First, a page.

Tribute to my Father: Stories from our elders


POOR correspondent - Posted on 06 July 2010

Tony Robles/Special to PNN
Wednesday, December 19, 2007;

"When I die, bury me facedown so that anybody that comes to visit me can kiss my ass."

--James Robles

I was about 14 or so when my father said those words to me. My father was a joker to everybody but me. When he did joke with me, it was usually while we were working together as part of a 2 man work crew known as the Filipino Building Maintenance Company. Our motto was "Cleanliness is happiness." The problem was that I didn't really know how to clean.

"Man, where did you learn how to clean?" my father would ask me. "Look at all those piss stains you missed!" I'd stand before him with a dumb look on my face and a limp dust rag hanging from my ass pocket. I remember the sweeping, mopping, vacuuming carpets and cleaning toilets.

My father was a worker, like his father before him. He grew up in San Francisco's Fillmore district in a family of 10. My grandmother told me that when my father was a young boy, a Chinese man looked at his hands. He told my grandmother that he saw wealth in her little boy's hands. "That boy is going to be rich," the man said. He offered to buy my father from my grandmother to which she replied, "Get out of here you old Chinese fool."

Our family was one of the first Filipino families to migrate to and settle in San Francisco. Unlike today, my father and uncles did not have the opportunity to learn to speak Tagalog or Pilipino. Learning one's native tongue was not encouraged in those days. You were encouraged to speak English or "talk American." You can't really blame them back then they were on survival mode; they all wanted to be screen idols like Tony Curtis or Kirk Douglas (Never John Wayne).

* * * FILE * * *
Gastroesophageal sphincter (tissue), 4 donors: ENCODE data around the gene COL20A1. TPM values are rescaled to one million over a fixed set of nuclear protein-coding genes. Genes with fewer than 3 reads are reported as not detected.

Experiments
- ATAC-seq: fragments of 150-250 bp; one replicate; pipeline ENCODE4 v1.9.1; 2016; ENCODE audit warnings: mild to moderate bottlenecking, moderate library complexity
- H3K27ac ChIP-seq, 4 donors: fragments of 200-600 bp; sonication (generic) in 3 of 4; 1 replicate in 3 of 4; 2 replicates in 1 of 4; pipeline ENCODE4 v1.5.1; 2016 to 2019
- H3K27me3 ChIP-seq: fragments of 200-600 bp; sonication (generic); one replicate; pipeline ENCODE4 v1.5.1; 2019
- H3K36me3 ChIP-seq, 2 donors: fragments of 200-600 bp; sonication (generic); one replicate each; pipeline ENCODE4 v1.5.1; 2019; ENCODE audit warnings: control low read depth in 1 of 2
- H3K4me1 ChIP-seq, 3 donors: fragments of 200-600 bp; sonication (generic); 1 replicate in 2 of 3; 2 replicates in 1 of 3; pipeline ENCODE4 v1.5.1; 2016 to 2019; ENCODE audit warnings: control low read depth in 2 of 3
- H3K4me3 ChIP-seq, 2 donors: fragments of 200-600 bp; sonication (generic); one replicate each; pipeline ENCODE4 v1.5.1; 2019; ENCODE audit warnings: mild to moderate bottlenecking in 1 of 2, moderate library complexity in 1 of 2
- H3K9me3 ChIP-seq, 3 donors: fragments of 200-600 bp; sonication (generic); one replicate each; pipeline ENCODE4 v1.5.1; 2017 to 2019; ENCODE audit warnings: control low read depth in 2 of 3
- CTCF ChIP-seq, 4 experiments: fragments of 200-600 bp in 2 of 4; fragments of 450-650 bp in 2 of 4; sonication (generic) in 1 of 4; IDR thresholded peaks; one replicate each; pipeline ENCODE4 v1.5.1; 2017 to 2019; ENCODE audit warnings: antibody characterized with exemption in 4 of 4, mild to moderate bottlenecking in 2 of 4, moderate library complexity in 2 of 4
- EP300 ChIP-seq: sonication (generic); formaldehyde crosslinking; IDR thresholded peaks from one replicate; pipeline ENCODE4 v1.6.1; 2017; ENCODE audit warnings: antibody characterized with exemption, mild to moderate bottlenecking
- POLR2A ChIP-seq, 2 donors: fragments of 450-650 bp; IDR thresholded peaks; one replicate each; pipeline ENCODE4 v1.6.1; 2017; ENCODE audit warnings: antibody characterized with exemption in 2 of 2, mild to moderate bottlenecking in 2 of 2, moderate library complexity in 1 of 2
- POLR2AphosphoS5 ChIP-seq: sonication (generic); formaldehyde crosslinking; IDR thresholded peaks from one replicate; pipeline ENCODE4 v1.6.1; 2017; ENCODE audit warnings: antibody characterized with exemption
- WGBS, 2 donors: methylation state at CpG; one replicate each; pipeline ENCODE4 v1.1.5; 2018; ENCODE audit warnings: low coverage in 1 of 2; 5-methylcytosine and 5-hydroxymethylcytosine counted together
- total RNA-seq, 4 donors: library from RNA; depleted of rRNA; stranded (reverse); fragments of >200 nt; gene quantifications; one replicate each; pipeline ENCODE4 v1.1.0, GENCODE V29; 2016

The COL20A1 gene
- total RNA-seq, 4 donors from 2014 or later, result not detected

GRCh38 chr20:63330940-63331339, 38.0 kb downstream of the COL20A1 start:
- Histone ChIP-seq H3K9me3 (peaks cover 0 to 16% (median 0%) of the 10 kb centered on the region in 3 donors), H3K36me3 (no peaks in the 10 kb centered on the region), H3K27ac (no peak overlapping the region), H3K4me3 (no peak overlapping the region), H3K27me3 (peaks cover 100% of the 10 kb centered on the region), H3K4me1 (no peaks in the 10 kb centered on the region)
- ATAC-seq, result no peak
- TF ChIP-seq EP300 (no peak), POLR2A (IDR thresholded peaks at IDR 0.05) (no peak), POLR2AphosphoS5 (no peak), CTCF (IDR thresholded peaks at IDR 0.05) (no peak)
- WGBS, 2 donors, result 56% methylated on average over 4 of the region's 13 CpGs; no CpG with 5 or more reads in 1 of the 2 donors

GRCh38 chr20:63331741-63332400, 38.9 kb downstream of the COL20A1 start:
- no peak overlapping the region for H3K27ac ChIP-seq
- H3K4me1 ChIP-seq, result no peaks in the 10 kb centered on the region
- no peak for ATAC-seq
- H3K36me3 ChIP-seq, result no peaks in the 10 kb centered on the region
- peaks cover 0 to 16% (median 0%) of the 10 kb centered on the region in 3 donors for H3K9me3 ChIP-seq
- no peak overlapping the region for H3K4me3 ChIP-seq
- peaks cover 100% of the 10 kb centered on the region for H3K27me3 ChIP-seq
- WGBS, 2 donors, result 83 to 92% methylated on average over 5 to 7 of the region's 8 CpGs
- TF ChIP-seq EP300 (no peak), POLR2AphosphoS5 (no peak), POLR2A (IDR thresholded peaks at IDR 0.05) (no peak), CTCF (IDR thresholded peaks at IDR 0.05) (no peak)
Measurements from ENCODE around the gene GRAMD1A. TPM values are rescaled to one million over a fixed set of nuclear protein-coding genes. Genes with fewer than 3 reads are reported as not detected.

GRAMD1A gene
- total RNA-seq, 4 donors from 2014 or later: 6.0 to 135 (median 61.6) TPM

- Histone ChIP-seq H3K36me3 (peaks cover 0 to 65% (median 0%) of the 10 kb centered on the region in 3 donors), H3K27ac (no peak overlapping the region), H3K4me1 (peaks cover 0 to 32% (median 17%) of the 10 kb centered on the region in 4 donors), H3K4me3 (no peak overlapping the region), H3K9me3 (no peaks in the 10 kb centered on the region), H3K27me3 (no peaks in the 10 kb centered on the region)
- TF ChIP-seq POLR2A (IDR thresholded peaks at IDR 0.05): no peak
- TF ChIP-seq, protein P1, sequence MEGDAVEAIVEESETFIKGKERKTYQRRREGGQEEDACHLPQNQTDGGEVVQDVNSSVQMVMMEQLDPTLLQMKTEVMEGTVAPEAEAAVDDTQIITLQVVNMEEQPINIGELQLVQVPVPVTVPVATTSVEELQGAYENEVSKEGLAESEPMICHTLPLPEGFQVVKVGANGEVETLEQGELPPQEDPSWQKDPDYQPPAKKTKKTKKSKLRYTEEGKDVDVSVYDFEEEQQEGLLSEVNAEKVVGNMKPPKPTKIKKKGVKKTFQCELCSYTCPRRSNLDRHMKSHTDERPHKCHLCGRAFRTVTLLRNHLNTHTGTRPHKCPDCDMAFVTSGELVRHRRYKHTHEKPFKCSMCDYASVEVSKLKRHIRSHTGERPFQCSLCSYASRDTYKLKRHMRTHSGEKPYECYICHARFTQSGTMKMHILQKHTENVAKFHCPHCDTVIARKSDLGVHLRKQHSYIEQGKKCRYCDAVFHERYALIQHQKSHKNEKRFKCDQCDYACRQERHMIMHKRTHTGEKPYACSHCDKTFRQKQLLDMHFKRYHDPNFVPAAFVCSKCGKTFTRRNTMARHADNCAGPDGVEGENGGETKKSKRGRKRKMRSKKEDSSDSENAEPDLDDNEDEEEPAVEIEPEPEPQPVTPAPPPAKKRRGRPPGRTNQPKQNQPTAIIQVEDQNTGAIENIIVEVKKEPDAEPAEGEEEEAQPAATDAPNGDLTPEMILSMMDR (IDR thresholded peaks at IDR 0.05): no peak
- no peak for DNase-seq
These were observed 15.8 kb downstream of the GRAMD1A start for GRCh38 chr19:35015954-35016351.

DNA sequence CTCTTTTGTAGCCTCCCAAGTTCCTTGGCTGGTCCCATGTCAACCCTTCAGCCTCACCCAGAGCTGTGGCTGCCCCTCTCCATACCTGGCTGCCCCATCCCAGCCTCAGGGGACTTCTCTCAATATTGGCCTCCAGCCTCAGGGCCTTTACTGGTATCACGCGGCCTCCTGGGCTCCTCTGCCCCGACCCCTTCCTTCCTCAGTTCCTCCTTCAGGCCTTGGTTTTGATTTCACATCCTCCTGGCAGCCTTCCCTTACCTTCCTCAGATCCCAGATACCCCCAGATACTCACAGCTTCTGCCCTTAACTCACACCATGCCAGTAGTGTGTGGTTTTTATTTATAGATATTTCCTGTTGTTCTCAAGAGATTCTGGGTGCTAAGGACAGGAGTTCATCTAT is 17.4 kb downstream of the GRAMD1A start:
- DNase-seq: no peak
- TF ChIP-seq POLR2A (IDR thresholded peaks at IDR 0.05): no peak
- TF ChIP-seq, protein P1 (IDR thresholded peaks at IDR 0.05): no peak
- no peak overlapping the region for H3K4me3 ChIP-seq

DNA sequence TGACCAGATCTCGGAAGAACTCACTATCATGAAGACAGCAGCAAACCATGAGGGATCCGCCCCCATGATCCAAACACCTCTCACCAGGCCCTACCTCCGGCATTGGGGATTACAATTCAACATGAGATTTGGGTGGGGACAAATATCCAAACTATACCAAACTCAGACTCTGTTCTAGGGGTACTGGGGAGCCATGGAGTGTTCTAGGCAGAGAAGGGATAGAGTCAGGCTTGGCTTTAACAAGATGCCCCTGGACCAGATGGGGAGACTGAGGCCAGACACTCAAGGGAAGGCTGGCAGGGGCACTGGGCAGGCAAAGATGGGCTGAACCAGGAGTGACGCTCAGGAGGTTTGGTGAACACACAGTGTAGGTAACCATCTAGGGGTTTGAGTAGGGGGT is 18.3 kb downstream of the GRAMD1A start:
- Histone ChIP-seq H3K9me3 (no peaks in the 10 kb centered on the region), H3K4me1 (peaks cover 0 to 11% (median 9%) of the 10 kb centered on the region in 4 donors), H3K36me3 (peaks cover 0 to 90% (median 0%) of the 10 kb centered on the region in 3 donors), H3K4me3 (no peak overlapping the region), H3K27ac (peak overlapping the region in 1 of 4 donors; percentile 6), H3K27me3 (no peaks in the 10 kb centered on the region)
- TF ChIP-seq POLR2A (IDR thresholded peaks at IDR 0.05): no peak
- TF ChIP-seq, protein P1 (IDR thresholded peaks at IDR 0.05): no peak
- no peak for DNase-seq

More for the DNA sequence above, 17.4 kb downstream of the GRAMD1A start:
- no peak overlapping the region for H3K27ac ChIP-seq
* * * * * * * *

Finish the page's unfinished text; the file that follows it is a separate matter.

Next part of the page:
My father grew up in the 50s and 60s, a time before the Filipino Channel or cable networks existed. What he had was the neighborhood and the smells of soul food, ”black eyed peas and ribs and cornbread” wafting from open windows mingling with the smell of tomato beef chow mein at SooChow's restaurant in Japantown and the smell of adobo and rice cooking in his mother's kitchen. The high and low notes of jazz accentuated the deep tones of African American voices laughing and hollering and singing and preaching and moaning and protesting and settling underneath the fullest of moons while waiting for the sun to rise and start all over again.

My father lived through the injustice of redevelopment in the Fillmore; being displaced while a neighborhood with history and memories tried to survive the siege of the downtown and political interests.

I think about my father often. I am a writer and native San Franciscan. So many people of my father's generation are dying by violence or ill health or a combination of factors.

I remember my father as a hard-working man. Martin Luther King once said that "If you are called to be a street sweeper, sweep streets even as Michelangelo painted." This statement applies to my father.

I watched him go from a janitor at the War Memorial Opera House to a small business owner, starting his own janitorial business. He'd complain about his job at the opera house and how he wanted something more. He met many famous people while sweeping floors and cleaning bathrooms in those halls of wealth and privilege, Frank Sinatra, Leontyne Price, Jimmy Carter among others. But he felt he needed something more, felt he was something more.